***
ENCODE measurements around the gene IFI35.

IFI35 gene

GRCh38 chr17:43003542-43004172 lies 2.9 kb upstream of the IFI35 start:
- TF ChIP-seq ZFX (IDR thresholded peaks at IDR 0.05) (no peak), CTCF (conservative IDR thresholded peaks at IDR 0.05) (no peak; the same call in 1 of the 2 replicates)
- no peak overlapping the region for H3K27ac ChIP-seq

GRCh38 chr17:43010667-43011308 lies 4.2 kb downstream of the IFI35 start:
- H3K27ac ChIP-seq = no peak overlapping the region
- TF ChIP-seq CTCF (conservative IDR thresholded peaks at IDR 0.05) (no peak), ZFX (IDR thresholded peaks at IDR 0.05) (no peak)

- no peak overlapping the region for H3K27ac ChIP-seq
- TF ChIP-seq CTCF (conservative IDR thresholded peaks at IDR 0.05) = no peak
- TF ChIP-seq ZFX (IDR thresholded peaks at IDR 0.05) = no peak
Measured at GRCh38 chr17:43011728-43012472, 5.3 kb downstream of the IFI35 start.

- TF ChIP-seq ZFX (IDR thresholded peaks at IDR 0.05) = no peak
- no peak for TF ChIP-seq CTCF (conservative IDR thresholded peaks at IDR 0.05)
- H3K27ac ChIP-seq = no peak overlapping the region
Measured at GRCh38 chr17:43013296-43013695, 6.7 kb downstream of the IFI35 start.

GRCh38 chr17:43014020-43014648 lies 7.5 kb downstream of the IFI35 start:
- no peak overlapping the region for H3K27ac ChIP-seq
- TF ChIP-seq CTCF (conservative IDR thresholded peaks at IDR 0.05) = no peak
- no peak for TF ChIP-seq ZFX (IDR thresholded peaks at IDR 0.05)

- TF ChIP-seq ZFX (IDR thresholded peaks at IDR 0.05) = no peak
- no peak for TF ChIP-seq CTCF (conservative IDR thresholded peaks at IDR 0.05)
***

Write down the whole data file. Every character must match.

ENCODE measurements around the gene IFI35.

IFI35 gene

GRCh38 chr17:43003542-43004172 lies 2.9 kb upstream of the IFI35 start:
- TF ChIP-seq ZFX (IDR thresholded peaks at IDR 0.05) (no peak), CTCF (conservative IDR thresholded peaks at IDR 0.05) (no peak; the same call in 1 of the 2 replicates)
- no peak overlapping the region for H3K27ac ChIP-seq

GRCh38 chr17:43010667-43011308 lies 4.2 kb downstream of the IFI35 start:
- H3K27ac ChIP-seq = no peak overlapping the region
- TF ChIP-seq CTCF (conservative IDR thresholded peaks at IDR 0.05) (no peak), ZFX (IDR thresholded peaks at IDR 0.05) (no peak)

- no peak overlapping the region for H3K27ac ChIP-seq
- TF ChIP-seq CTCF (conservative IDR thresholded peaks at IDR 0.05) = no peak
- TF ChIP-seq ZFX (IDR thresholded peaks at IDR 0.05) = no peak
Measured at GRCh38 chr17:43011728-43012472, 5.3 kb downstream of the IFI35 start.

- TF ChIP-seq ZFX (IDR thresholded peaks at IDR 0.05) = no peak
- no peak for TF ChIP-seq CTCF (conservative IDR thresholded peaks at IDR 0.05)
- H3K27ac ChIP-seq = no peak overlapping the region
Measured at GRCh38 chr17:43013296-43013695, 6.7 kb downstream of the IFI35 start.

GRCh38 chr17:43014020-43014648 lies 7.5 kb downstream of the IFI35 start:
- no peak overlapping the region for H3K27ac ChIP-seq
- TF ChIP-seq CTCF (conservative IDR thresholded peaks at IDR 0.05) = no peak
- no peak for TF ChIP-seq ZFX (IDR thresholded peaks at IDR 0.05)

- TF ChIP-seq ZFX (IDR thresholded peaks at IDR 0.05) = no peak
- no peak for TF ChIP-seq CTCF (conservative IDR thresholded peaks at IDR 0.05)